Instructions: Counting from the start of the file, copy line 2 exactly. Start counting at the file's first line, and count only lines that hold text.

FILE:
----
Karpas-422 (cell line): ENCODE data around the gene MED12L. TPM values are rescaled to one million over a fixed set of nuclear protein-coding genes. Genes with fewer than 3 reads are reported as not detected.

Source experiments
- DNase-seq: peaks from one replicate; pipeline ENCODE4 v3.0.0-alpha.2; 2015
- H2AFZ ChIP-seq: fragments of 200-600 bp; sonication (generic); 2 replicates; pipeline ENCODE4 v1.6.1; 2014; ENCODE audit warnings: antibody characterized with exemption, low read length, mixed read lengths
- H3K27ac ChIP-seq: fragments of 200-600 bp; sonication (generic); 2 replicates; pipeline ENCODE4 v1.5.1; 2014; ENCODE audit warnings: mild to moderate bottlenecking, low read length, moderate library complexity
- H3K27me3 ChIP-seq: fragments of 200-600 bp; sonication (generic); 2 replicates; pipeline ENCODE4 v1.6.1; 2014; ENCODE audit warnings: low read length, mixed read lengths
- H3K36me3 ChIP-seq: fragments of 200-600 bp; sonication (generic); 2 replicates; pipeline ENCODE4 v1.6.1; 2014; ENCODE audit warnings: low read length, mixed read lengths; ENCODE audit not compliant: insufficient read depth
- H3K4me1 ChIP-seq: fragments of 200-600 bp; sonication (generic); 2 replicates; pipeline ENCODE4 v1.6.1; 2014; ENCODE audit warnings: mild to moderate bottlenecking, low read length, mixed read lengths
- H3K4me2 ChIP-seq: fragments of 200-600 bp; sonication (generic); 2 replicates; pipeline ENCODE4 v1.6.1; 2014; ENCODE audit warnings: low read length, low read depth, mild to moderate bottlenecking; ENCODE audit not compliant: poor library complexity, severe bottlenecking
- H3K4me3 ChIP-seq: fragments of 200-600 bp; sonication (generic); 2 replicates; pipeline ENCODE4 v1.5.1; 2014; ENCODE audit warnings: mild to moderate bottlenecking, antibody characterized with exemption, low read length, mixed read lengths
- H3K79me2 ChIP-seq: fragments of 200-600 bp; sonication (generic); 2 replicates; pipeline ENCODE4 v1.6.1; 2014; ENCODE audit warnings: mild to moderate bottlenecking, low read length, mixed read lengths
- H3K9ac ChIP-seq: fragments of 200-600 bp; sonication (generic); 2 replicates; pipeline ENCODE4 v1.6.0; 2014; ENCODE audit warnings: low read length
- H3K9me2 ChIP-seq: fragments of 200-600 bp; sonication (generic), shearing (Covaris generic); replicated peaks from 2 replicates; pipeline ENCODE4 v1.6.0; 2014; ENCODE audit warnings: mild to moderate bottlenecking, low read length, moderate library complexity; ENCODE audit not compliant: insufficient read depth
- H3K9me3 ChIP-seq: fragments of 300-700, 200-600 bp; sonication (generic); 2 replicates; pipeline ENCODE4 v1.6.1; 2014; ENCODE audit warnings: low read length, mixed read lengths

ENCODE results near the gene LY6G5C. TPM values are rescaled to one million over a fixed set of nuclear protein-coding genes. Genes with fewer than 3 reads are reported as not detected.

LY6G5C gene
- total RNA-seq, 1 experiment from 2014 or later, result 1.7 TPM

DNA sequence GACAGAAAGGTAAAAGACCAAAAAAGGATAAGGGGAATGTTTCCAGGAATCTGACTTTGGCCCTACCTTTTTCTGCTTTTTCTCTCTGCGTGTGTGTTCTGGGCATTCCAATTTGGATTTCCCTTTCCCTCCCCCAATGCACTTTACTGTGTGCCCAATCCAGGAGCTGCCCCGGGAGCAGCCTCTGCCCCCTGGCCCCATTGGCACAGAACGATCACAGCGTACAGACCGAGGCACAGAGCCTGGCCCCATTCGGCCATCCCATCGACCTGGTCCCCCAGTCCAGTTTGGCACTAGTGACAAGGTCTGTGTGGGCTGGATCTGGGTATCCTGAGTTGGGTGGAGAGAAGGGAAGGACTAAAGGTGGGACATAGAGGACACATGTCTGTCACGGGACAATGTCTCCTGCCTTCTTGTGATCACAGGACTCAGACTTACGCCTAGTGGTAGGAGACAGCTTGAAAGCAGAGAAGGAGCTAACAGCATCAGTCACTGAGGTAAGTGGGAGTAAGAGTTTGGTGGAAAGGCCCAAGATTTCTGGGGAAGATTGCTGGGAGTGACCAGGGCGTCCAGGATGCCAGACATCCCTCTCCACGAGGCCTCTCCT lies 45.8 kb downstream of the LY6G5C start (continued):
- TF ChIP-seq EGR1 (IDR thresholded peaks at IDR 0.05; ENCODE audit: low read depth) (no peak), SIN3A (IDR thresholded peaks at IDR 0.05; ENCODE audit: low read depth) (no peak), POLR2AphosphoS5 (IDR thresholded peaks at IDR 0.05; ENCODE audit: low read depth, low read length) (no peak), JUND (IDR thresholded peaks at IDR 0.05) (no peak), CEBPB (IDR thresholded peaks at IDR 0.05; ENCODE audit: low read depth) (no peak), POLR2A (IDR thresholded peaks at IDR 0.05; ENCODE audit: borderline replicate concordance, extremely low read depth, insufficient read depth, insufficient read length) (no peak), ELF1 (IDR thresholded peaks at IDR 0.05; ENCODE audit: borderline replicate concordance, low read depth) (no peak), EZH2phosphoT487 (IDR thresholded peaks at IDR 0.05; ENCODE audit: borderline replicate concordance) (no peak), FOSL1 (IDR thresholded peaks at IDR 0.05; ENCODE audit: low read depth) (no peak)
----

Source experiments